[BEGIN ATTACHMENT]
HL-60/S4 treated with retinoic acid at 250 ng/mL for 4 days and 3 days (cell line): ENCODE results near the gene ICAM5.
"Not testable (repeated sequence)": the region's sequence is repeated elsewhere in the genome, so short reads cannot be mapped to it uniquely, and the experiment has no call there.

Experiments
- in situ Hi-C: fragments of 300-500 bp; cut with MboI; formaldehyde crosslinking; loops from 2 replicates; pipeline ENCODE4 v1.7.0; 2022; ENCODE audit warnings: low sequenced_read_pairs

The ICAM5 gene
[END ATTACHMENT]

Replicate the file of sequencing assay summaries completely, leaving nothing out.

HL-60/S4 treated with retinoic acid at 250 ng/mL for 4 days and 3 days (cell line): ENCODE results near the gene ICAM5.
"Not testable (repeated sequence)": the region's sequence is repeated elsewhere in the genome, so short reads cannot be mapped to it uniquely, and the experiment has no call there.

Experiments
- in situ Hi-C: fragments of 300-500 bp; cut with MboI; formaldehyde crosslinking; loops from 2 replicates; pipeline ENCODE4 v1.7.0; 2022; ENCODE audit warnings: low sequenced_read_pairs

The ICAM5 gene